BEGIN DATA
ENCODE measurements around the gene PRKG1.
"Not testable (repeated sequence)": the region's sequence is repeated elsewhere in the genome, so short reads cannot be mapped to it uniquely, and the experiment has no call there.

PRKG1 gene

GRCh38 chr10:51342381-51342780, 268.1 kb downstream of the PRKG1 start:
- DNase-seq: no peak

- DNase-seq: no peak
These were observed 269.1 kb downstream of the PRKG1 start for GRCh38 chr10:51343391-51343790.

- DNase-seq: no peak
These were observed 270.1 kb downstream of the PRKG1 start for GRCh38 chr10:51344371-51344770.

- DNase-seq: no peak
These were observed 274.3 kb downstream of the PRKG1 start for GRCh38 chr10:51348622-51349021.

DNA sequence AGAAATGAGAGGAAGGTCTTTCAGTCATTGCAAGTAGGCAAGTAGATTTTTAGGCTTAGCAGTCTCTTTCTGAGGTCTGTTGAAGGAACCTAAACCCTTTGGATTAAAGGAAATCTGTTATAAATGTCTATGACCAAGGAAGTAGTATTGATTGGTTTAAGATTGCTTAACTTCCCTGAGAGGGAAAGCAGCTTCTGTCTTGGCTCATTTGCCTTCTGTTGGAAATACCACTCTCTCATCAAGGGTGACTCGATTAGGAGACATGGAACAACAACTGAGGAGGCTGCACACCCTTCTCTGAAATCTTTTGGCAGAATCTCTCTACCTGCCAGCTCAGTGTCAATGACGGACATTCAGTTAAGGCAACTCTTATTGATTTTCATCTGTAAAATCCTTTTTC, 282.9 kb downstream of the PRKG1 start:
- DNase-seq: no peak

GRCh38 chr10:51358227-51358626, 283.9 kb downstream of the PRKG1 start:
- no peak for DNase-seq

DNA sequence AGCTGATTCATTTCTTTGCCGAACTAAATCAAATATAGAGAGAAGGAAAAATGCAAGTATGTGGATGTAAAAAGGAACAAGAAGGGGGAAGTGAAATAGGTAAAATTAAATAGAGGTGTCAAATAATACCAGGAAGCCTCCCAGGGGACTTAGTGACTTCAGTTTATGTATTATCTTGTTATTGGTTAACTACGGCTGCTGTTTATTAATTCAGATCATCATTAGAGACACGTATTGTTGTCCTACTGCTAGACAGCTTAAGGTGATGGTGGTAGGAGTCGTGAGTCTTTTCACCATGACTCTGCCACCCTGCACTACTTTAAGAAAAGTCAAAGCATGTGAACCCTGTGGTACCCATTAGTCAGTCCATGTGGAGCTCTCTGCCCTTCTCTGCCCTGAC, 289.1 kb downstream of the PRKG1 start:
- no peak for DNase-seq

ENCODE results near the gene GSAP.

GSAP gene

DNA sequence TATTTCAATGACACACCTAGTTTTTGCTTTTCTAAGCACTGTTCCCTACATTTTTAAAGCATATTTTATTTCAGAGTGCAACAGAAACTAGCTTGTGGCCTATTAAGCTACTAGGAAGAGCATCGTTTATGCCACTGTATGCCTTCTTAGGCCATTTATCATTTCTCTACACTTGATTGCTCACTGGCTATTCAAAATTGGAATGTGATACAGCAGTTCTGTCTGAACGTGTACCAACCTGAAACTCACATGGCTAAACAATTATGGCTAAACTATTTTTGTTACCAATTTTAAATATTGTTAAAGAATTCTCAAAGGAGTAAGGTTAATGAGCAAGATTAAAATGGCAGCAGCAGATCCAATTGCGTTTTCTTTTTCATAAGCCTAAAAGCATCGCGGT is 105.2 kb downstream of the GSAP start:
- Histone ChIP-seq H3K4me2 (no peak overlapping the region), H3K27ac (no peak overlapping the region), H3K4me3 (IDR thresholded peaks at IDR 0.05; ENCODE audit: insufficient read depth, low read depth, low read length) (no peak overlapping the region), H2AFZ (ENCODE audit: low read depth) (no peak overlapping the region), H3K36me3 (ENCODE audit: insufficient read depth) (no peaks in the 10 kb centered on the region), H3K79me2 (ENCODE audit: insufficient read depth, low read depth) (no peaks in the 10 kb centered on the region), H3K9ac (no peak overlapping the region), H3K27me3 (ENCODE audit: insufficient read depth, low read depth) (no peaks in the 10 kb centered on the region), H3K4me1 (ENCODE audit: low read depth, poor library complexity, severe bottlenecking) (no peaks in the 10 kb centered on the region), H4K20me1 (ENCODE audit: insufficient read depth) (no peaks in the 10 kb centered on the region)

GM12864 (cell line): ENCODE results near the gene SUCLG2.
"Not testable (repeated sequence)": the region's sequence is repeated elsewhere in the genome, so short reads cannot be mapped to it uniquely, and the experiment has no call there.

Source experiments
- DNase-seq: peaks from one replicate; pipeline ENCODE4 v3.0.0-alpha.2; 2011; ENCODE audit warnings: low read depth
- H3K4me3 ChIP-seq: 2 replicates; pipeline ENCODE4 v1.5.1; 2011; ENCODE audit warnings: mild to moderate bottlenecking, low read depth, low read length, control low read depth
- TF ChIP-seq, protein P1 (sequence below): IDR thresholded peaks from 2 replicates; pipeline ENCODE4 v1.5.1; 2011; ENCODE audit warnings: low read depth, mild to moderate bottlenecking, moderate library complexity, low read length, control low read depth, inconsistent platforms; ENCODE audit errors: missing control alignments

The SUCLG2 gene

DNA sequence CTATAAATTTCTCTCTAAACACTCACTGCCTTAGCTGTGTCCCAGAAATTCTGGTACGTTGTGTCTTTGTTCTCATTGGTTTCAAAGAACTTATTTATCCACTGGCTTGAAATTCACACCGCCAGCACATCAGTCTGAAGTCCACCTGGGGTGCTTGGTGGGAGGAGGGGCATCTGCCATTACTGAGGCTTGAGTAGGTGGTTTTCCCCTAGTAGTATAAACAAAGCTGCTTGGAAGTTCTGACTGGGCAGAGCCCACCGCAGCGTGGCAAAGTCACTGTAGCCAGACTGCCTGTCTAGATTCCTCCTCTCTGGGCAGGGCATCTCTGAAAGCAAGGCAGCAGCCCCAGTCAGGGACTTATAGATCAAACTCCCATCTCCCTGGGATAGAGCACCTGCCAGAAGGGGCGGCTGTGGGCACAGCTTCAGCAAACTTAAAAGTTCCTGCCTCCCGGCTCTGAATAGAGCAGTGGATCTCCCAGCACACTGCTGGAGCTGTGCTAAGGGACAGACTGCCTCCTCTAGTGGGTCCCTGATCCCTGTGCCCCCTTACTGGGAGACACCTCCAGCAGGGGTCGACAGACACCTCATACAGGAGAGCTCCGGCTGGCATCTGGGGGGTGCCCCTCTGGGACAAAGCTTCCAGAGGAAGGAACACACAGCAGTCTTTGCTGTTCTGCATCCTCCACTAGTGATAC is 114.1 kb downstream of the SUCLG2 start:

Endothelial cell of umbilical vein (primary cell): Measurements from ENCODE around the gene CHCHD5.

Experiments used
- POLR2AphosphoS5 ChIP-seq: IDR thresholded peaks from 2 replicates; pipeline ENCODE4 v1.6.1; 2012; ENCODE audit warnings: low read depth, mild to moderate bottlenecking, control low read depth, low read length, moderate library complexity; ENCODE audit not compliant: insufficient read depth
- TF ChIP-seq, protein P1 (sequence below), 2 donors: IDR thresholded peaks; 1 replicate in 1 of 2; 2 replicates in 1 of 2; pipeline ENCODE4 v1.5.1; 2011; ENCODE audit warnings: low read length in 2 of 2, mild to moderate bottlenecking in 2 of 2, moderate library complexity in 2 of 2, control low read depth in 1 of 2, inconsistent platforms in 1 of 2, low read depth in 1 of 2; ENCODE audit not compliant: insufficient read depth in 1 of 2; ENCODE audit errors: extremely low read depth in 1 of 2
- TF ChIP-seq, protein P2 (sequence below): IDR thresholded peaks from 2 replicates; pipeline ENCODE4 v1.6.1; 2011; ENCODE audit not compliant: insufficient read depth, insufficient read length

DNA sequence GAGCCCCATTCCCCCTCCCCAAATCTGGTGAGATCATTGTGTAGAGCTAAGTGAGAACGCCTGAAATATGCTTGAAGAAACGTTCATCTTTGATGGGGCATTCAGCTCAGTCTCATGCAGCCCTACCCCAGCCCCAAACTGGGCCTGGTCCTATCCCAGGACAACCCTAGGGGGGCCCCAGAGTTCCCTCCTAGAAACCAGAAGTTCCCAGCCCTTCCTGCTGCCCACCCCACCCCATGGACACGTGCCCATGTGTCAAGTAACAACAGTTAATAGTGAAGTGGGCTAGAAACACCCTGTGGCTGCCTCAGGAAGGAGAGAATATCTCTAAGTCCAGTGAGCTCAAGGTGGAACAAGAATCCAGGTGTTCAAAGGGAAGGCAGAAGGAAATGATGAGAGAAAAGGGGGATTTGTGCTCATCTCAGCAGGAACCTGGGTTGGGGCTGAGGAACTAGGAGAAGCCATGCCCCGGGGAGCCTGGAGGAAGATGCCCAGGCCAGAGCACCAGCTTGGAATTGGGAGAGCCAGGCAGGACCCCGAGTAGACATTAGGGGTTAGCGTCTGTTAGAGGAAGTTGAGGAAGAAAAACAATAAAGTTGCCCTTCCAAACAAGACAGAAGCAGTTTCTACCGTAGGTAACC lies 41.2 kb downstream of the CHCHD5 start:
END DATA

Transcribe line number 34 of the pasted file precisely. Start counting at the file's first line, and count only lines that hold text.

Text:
- TF ChIP-seq, protein P2 (sequence below): IDR thresholded peaks from 2 replicates; pipeline ENCODE4 v1.6.1; 2011; ENCODE audit not compliant: insufficient read depth, insufficient read length